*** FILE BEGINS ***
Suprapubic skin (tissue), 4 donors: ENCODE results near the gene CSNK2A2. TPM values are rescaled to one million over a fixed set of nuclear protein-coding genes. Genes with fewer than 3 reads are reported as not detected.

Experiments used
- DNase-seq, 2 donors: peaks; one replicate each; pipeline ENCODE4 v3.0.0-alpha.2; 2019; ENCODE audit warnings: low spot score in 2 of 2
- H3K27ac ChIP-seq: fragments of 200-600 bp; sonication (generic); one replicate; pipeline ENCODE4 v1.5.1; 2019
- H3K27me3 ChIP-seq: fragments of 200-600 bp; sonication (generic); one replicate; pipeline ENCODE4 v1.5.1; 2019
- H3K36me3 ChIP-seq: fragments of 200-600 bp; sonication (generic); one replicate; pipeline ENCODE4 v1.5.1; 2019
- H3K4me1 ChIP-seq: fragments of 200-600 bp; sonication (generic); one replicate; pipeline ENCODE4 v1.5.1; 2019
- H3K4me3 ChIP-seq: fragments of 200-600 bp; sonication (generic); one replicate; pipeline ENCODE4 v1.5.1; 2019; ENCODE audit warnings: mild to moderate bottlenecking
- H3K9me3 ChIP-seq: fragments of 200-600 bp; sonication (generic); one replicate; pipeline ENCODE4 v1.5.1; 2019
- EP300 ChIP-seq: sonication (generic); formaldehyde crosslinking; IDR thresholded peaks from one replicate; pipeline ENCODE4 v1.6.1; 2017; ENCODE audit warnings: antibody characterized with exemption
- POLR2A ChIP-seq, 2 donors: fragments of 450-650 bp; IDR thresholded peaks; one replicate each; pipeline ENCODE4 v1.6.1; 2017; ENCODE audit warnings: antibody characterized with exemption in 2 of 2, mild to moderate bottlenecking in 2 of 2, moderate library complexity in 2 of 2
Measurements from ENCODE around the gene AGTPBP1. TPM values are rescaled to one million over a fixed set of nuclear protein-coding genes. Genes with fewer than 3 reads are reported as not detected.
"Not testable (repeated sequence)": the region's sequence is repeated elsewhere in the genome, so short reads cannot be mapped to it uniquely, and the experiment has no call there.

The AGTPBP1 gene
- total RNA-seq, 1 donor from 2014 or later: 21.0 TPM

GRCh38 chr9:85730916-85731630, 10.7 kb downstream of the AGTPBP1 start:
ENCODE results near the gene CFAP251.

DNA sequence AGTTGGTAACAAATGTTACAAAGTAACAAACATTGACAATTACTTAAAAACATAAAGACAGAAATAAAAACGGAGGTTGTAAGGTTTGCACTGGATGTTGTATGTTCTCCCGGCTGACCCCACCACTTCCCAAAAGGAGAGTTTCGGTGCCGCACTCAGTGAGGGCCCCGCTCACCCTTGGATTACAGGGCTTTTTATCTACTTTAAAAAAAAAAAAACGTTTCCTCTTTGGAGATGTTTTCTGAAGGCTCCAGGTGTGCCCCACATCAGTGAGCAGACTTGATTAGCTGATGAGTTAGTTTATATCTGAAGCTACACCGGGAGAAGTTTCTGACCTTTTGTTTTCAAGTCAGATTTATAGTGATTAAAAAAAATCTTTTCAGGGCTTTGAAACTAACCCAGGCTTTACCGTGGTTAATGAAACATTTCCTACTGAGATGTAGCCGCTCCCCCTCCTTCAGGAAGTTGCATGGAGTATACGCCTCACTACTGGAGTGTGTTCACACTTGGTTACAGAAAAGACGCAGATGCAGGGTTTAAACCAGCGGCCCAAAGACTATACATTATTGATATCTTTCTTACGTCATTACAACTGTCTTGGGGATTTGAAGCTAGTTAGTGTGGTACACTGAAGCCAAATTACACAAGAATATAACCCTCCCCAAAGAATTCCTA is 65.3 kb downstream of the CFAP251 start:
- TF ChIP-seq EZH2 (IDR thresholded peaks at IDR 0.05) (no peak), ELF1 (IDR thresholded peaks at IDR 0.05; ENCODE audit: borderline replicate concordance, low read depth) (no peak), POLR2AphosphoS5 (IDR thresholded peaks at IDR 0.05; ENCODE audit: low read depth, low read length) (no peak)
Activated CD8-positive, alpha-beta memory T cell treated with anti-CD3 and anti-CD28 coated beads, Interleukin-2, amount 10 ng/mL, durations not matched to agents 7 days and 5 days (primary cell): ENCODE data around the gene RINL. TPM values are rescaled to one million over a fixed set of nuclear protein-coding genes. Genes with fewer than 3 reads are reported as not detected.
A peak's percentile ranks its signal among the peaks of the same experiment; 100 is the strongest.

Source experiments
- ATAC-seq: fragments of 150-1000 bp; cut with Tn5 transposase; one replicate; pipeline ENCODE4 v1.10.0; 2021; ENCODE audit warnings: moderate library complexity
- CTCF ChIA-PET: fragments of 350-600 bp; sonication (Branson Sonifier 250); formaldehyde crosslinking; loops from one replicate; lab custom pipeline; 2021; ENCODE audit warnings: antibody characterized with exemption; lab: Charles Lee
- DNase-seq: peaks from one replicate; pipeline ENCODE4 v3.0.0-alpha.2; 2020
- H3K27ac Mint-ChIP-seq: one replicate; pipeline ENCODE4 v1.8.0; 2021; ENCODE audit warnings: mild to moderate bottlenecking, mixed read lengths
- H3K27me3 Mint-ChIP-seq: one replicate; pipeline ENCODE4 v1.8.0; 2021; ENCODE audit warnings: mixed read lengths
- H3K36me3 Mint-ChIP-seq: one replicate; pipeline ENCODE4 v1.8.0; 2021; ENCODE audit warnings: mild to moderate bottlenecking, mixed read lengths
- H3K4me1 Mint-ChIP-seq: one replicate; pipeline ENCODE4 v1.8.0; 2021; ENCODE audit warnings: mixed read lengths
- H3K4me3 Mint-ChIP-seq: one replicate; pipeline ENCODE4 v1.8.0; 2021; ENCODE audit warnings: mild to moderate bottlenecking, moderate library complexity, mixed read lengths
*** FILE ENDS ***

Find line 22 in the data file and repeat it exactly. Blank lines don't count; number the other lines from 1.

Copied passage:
Source experiments